I’m not big on Christmas music. My wife is, but I’m not much of a fan. We have a rule in our house. She can listen to Christmas music from November 25 through the end of the year, but under no circumstances is she to play any Christmas music before Thanksgiving or after December 31. (If this seems harsh, please understand that, if left to her own devices, she would listen to Christmas music around-the-clock and around-the-calendar. Truth.) And without exception, she is not to play The Little Drummer Boy. I hate The Little Drummer Boy.
With only one exception, I hate everything about the song. I hate the beat. I hate the melody. I hate the lyrics. I hate the beginning, I hate the middle, and I hate the end. It’s unimaginative, boring, and tedious. The song plods along for an eternity and takes just as long to forget.
Written in 1941 by Katherine K. Davis (and originally titled The Carol of the Drum, which I also hate), the song remained in obscurity until it was recorded in 1958 by the Harry Simeone Chorale. Since then, the song has remained a Christmas favorite and has been covered by almost every person who can hum. It spawned one TV special in 1968, which was followed by a second in 1976, which attempted to paint The Little Drummer Boy as something of a super hero/repo man.
Like the song, both TV shows sucked. Even as a kid, I hated them.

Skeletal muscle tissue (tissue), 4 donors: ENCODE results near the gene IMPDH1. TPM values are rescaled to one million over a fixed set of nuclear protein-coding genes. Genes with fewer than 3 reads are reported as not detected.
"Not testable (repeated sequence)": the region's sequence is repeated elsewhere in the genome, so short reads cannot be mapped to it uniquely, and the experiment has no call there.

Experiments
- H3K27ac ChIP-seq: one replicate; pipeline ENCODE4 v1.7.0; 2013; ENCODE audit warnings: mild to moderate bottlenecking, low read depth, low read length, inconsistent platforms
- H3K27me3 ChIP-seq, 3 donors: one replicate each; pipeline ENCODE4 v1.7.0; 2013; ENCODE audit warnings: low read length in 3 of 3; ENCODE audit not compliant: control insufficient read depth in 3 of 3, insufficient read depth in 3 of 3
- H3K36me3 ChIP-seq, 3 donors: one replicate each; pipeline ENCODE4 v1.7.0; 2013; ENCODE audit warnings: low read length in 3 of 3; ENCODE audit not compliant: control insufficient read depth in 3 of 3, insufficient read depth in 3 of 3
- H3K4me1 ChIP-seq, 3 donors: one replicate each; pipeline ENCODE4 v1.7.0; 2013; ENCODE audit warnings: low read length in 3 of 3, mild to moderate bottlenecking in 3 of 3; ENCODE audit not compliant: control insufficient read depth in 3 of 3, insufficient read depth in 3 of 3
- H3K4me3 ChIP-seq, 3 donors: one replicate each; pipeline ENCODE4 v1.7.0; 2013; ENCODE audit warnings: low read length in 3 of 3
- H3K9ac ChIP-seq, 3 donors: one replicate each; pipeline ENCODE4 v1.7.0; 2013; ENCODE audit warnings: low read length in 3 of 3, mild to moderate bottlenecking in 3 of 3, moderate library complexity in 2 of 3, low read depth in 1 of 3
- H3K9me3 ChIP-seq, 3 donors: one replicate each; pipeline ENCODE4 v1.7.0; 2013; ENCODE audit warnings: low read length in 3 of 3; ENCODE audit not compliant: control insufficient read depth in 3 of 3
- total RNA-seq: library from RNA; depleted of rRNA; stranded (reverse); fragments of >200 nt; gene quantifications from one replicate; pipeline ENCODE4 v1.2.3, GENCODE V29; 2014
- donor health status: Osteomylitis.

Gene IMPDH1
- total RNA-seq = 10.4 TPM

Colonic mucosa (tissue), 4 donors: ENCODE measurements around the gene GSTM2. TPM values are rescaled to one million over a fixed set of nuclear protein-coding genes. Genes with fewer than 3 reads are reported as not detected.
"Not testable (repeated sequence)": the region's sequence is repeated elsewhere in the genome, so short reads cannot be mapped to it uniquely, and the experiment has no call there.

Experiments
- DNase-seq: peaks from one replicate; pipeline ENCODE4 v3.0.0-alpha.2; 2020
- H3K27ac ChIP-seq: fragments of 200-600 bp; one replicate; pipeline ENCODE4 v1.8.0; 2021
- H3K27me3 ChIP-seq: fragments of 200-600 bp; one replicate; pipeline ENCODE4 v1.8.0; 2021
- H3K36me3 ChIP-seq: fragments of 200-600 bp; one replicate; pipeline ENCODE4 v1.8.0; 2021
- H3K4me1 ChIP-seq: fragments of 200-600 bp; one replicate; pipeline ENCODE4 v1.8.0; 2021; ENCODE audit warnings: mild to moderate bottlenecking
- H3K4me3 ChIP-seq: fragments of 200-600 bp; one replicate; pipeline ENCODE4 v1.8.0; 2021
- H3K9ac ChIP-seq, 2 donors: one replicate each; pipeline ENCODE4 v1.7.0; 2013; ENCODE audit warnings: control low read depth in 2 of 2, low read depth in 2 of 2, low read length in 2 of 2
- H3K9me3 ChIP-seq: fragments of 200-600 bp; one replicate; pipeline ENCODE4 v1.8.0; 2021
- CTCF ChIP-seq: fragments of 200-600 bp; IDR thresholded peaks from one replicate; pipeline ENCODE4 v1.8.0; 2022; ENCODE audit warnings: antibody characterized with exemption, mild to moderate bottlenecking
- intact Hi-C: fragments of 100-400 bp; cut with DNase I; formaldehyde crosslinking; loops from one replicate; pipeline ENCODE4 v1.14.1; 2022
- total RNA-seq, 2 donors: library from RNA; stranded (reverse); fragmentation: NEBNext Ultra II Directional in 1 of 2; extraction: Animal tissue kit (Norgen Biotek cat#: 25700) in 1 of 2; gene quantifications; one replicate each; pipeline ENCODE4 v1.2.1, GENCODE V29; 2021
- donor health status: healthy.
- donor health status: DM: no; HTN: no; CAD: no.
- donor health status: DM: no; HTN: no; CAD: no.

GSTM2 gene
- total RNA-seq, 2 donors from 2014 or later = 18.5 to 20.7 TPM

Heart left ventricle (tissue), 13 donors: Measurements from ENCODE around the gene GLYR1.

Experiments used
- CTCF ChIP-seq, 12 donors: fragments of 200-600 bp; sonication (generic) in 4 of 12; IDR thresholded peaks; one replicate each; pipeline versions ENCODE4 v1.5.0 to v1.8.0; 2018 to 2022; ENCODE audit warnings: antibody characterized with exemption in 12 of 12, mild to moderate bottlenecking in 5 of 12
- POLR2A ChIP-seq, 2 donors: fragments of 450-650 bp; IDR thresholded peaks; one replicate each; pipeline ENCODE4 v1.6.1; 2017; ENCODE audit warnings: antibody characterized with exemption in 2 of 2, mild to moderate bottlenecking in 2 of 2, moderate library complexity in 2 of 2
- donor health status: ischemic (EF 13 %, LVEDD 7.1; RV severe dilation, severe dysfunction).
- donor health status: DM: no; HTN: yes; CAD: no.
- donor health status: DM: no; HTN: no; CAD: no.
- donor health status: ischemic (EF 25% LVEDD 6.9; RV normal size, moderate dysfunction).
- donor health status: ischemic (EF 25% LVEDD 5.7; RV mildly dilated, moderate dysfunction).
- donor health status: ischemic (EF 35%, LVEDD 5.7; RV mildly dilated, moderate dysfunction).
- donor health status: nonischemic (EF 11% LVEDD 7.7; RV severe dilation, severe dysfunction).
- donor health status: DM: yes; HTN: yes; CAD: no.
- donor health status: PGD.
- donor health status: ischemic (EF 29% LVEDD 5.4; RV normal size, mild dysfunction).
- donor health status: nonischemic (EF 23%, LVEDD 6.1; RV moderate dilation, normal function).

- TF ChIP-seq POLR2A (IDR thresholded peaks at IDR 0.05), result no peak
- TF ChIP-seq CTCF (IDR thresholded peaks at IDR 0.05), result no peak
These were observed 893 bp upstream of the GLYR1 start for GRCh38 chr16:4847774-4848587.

So, with so much hate, what’s to like? The message. I love the message. Everyone has a gift, something special to offer. Even you. Even me. And it’s not my place to judge my gift. My job is simply to give my gift over and over and over until I can’t give it any more.
Everyone has a gift. I’ve yet to meet anyone who doesn’t have something special to offer the world. The problem is, more often than not, people are convinced that their gift isn’t special, isn’t good enough. And by convincing themselves of this, they seek to relieve themselves of their responsibility to give their gift. Invariably they become depressed, angry, withdrawn, vindictive, judgmental, hateful people.
And it’s because they’re not giving their gift. Rather than give, they’ve pre-judged their gift as unworthy offering.
Here’s the gig: don’t judge your gift. Give your gift. And then give it again. And again. And again. To hell with what others think. GIVE YOUR GIFT.
Give, give, give, give, give. And when you think you’re done, give some more. It’ll make you happier. It’ll make you lighter. And you’ll laugh a lot more.
And that’s the message of The Little Drummer Boy. And it’s the only thing about The Little Drummer Boy that I don’t hate.
Joan Jett? Seriously? What the hell were you thinking?
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